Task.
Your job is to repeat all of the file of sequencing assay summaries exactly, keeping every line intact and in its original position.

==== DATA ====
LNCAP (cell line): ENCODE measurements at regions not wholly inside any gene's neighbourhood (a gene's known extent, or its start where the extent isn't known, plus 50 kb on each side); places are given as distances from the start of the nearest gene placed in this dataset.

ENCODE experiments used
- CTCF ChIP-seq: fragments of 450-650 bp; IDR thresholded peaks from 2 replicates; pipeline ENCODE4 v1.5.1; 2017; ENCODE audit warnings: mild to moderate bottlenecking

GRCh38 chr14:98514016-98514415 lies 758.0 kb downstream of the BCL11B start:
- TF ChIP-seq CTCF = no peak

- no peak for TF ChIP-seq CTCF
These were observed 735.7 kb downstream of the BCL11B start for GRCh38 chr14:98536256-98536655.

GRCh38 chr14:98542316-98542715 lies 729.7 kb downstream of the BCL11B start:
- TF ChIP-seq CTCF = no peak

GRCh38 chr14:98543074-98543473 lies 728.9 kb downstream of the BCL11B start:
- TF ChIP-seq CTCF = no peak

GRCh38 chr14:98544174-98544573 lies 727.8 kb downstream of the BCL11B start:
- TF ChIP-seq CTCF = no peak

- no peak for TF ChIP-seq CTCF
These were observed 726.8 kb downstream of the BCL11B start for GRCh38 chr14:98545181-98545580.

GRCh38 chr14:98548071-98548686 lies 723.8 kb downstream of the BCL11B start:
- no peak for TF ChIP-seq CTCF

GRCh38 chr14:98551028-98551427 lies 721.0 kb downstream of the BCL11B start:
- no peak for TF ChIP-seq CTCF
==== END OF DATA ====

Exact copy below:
LNCAP (cell line): ENCODE measurements at regions not wholly inside any gene's neighbourhood (a gene's known extent, or its start where the extent isn't known, plus 50 kb on each side); places are given as distances from the start of the nearest gene placed in this dataset.

ENCODE experiments used
- CTCF ChIP-seq: fragments of 450-650 bp; IDR thresholded peaks from 2 replicates; pipeline ENCODE4 v1.5.1; 2017; ENCODE audit warnings: mild to moderate bottlenecking

GRCh38 chr14:98514016-98514415 lies 758.0 kb downstream of the BCL11B start:
- TF ChIP-seq CTCF = no peak

- no peak for TF ChIP-seq CTCF
These were observed 735.7 kb downstream of the BCL11B start for GRCh38 chr14:98536256-98536655.

GRCh38 chr14:98542316-98542715 lies 729.7 kb downstream of the BCL11B start:
- TF ChIP-seq CTCF = no peak

GRCh38 chr14:98543074-98543473 lies 728.9 kb downstream of the BCL11B start:
- TF ChIP-seq CTCF = no peak

GRCh38 chr14:98544174-98544573 lies 727.8 kb downstream of the BCL11B start:
- TF ChIP-seq CTCF = no peak

- no peak for TF ChIP-seq CTCF
These were observed 726.8 kb downstream of the BCL11B start for GRCh38 chr14:98545181-98545580.

GRCh38 chr14:98548071-98548686 lies 723.8 kb downstream of the BCL11B start:
- no peak for TF ChIP-seq CTCF

GRCh38 chr14:98551028-98551427 lies 721.0 kb downstream of the BCL11B start:
- no peak for TF ChIP-seq CTCF